THE FOREST ECOLOGY LABORATORY studies the structure, growth and function of forest ecosystems, particularly the canopy portion of deciduous forests.

We study the exchange of energy and materials between the canopy and the atmosphere, the ecology of canopy organisms, and the physiological behavior of canopy surfaces. We hypothesize that the structure of the canopy influences the way forests work and we are working to clarify the rules relating canopy structure and function.

Most of our research is centered in a tall, mixed species forest on the SERC property, where we study the microclimate conditions within the forest as well as the transfer of radiation, heat, water vapor and carbon dioxide to and from the atmosphere. We also study these relations in other forests, including different developmental stages of the core forest type, and forests in other climates. With the understanding gained from these studies we hope to make general predictions about how forests function to control microclimate and water balance, accumulate carbon dioxide, and provide habitat for organisms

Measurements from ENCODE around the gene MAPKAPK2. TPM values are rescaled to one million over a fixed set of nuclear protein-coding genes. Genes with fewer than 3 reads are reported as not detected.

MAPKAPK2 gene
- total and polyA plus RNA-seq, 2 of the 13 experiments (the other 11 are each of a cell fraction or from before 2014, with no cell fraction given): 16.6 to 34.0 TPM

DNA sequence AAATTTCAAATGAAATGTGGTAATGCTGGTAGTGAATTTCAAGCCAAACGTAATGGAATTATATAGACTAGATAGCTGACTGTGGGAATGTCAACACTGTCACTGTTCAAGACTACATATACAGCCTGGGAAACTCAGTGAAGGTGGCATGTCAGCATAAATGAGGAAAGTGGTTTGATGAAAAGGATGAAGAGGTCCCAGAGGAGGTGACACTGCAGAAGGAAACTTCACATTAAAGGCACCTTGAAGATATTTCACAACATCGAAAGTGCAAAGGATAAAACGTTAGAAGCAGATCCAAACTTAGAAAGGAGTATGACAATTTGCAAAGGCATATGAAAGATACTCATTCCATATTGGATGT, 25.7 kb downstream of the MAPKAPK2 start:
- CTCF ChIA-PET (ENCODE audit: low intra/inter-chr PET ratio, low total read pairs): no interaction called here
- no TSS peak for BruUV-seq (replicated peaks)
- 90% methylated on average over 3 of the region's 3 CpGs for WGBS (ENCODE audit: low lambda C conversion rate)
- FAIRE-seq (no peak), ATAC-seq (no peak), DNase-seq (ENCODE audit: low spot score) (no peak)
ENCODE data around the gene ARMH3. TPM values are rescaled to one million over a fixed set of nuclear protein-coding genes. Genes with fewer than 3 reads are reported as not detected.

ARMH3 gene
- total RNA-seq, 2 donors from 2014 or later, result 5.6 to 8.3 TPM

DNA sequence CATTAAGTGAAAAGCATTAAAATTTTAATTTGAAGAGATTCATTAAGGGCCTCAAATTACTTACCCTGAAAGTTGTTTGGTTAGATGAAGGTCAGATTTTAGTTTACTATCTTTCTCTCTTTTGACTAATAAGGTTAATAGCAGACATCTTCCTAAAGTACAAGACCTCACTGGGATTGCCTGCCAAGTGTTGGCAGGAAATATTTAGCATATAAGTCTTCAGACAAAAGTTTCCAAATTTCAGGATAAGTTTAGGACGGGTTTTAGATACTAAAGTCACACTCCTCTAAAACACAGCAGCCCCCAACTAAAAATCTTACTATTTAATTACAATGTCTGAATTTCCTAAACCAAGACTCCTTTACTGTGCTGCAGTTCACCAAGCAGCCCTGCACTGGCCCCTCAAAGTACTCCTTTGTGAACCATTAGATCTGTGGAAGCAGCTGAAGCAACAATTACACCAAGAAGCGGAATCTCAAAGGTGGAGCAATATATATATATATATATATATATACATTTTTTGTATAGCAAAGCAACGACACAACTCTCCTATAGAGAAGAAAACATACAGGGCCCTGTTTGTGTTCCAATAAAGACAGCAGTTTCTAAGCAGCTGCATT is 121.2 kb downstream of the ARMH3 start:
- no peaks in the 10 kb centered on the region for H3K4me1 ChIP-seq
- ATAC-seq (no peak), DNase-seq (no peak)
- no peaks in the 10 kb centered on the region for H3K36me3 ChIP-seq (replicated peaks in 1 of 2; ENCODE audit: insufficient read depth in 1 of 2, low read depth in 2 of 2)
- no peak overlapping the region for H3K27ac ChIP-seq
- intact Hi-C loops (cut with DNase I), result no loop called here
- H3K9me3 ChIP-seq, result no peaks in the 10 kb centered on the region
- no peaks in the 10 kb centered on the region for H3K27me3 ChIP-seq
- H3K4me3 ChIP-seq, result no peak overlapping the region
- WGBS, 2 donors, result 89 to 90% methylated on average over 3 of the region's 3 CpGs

Dr. Geoffrey "Jess" Parker
Senior Scientist

Smithsonian Environmental Research Center

PO Box 28
Edgewater, Maryland 21037
Phone: 443-482-2210
Fax: 443-482-2380

Featured Topics

Portable Laser System for Forest Structure Measurement

The forest ecology lab has developed and tested a portable system for rapidly measuring forest structure.

It consists of commercially-available components mounted on a lightweight carrying frame.

When the system is walked along a transect through the forest, the resulting data can be used to visualize a "slice" through the forest canopy.